Steve and another guy there had custom built rubber devices with a loop for each digit. I looked for these on the web, but could not find them or anything similar other than the Ironmind hand extenders, which are really only high tech and expensive rubber bands of various sizes and strengths.

[Edit 29 Mar 2015 -  Fellow seminar attendee Andrew was kind enough to comment with the website for his expansion device - Hand X Band ]

Fingertip pushups - for finger strength. Stay on the very tips of the fingers so the outermost joint remains bent, do not let the fingers collapse so the outermost joint is bent back and you are using the pad on the front of each finger. Can start on the knees and work up.


Jiu Jitsu tends to overuse the front of the shoulder at the expense of the rear deltoid and other muscles behind the shoulder.

Modified Cobra and shoulder complex - Lie on your stomach. Hands on the floor as if about to perform a pushup, close to the chest, elbows in. Raise your head, shoulders and chest off the floor by using the muscles of the upper spine - try to leave the lower back muscles out of it. This movement should bring your hands off the floor also. The position is similar to a cobra pose in yoga.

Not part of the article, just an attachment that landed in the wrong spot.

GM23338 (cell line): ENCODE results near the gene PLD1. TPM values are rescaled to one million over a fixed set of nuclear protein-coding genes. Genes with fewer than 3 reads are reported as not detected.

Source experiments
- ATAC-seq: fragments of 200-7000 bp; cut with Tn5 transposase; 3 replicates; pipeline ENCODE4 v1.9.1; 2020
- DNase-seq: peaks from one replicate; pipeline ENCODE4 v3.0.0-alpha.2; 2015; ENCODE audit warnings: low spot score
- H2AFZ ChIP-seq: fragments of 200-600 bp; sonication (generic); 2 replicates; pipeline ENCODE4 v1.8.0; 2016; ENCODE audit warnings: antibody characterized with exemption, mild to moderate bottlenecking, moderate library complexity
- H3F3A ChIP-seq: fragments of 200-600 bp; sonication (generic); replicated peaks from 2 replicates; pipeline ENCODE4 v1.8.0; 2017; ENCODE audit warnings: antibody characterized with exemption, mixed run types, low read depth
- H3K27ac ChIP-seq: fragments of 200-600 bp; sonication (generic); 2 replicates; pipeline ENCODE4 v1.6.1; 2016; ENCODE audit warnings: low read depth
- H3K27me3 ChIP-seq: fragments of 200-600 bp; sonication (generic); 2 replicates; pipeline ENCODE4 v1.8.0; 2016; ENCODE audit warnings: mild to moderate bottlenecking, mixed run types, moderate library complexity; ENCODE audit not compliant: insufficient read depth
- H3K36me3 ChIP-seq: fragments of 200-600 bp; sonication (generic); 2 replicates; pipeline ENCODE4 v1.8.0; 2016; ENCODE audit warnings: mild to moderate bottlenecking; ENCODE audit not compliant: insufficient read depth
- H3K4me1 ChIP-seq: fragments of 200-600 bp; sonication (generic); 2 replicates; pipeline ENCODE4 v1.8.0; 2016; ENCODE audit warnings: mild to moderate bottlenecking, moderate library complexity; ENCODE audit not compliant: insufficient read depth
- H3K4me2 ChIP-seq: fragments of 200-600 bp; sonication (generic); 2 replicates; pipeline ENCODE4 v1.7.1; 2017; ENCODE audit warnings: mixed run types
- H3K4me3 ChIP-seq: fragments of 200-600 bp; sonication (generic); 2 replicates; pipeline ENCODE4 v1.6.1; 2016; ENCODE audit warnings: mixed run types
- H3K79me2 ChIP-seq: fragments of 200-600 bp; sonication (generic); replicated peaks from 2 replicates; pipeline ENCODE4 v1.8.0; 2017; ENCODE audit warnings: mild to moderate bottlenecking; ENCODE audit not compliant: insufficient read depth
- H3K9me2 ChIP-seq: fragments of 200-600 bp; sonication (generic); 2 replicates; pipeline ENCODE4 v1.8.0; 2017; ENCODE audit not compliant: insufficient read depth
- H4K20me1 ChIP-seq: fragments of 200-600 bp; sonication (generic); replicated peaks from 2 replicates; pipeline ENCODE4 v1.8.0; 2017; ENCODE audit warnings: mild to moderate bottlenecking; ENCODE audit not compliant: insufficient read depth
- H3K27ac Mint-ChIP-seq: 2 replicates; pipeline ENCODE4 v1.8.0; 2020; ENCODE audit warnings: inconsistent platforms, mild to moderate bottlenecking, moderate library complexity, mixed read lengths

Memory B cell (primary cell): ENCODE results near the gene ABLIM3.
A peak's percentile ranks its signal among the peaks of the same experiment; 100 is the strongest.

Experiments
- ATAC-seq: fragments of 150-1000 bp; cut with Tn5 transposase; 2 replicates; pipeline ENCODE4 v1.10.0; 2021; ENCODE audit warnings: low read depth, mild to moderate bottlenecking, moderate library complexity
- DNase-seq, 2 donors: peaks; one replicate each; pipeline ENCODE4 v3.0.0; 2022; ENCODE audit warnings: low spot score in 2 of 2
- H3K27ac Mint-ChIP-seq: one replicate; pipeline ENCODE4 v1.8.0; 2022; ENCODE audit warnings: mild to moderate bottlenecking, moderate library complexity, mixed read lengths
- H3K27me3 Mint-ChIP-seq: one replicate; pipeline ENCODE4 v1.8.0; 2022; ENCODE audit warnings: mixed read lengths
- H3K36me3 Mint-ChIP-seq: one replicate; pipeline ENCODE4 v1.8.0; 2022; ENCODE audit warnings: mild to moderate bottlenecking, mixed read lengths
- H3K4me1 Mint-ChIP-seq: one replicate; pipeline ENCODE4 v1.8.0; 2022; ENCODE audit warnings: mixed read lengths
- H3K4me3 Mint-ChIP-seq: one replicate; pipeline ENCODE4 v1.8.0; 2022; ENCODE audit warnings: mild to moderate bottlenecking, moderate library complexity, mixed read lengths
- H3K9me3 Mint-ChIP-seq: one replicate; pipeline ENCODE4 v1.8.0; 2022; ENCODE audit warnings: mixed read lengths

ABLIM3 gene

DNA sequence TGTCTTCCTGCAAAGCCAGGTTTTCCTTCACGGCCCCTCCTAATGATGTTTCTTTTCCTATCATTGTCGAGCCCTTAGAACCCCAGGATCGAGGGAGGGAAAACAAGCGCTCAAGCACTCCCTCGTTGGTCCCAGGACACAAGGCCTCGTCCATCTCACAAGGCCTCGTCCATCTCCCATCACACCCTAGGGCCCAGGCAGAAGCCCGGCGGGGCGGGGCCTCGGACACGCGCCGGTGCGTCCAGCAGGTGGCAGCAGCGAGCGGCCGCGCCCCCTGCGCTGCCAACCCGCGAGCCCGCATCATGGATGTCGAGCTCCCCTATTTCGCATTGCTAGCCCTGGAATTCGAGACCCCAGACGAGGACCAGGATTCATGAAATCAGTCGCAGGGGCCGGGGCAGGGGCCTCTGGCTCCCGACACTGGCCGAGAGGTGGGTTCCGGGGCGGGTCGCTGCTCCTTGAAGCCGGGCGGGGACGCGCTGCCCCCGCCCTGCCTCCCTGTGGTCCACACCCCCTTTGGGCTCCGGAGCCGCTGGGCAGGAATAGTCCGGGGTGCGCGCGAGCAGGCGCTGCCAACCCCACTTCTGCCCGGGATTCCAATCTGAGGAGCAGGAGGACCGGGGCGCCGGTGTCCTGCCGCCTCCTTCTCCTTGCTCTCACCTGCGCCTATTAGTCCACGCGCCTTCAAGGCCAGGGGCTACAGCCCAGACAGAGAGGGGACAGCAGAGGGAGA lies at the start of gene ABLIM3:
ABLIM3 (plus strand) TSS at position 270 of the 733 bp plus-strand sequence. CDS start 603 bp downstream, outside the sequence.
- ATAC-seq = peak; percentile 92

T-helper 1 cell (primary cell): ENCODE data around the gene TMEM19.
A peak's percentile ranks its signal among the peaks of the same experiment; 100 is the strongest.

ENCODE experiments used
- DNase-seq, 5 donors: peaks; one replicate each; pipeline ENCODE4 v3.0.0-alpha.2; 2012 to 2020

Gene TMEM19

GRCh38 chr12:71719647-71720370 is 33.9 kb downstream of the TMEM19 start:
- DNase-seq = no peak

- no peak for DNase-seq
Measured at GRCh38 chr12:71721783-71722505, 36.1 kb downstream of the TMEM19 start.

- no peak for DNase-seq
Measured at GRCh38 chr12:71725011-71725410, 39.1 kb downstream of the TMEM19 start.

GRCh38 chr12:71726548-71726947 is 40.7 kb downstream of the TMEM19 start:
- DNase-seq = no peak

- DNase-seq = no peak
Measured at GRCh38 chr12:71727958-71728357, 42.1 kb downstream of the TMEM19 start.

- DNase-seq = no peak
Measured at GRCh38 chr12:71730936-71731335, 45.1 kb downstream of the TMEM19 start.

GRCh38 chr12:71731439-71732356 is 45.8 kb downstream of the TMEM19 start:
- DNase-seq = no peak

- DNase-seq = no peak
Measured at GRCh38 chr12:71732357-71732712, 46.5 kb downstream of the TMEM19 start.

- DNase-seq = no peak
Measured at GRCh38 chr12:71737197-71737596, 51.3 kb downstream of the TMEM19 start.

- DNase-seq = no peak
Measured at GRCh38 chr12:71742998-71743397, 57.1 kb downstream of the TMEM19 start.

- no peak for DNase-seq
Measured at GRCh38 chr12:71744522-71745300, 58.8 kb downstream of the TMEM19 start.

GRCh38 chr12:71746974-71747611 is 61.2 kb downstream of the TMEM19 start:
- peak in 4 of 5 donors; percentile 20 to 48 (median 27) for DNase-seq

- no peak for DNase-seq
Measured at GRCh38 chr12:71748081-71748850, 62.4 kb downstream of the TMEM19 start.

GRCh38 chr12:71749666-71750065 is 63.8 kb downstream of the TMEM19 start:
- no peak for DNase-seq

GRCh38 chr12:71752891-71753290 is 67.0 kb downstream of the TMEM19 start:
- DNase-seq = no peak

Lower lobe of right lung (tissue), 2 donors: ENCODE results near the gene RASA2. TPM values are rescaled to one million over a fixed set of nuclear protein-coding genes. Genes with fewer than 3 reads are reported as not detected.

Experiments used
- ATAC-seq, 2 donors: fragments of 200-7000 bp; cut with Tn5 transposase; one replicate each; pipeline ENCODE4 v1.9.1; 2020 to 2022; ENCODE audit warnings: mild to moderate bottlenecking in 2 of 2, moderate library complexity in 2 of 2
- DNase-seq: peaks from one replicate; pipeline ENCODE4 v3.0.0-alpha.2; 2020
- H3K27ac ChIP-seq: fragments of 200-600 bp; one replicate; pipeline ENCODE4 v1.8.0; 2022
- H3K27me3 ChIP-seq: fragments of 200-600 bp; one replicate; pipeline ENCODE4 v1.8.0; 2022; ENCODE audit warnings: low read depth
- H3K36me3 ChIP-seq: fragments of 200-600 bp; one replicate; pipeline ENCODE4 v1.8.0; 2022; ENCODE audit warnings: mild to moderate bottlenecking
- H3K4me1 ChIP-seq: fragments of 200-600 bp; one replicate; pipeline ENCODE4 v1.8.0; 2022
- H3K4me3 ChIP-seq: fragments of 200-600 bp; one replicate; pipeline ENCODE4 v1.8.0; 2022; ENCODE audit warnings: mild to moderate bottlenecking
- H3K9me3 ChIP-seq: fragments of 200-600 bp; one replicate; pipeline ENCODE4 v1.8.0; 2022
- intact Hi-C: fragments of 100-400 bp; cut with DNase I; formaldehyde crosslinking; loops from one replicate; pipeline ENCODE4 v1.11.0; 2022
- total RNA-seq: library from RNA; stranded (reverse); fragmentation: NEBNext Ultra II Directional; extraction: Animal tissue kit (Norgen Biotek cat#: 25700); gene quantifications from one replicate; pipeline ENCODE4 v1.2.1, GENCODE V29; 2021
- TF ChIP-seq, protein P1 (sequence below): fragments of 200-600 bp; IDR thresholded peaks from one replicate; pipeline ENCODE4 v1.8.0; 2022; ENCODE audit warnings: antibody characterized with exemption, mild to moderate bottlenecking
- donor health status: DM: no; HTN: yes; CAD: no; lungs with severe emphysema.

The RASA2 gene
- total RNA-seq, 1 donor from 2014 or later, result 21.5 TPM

From here, keeping the chest and shoulders raised, move the arms back and straighten them so they are pointing straight back and horizontal off the ground, thumbs down, forming a letter I. Slowly bend the elbows and point the thumbs upward so the arms form letter L's. Take the hands part way up toward the head so they form the shape of a letter W. Go slow. Press the arms out from the body to form a letter T. Take the arms up over the head to form a letter Y. Bring the hands back under the chest to the starting position. Repeat. (Was it ILTWY or ILWTY? I can't remember and it probably isn't critical).

Camel pose against wall

Kneel with your knees up against the wall, facing it. Start up on your toes. Rest your hands on your heels, take the weight , lift your chest, take your head back and arch your back, pushing you hips forward until they touch the wall. Come back and repeat. A more advanced version has you kneeling with your toes pointed back on your insteps. (Caution - I felt a slight twang in front of my hip when I went into the advanced version with a little more enthusiasm than I should. And I'd done this before without injury in yoga classes. Hasten slowly)

Bird dog and raised bird dog

The basic bird dog posture has you on your hands and knees, head up, back flat, arms straight. Lift your left arm straight out in front and lift and straighten your right leg behind. Perform both sides.

The raised bird dog is much harder. This time curl the toes under and come up off your knees onto the hands and toes. The knees should only be a couple of inches max off the floor. Now raise the left arm and right leg without compromising you alignment or lifting the left knee any higher or lower.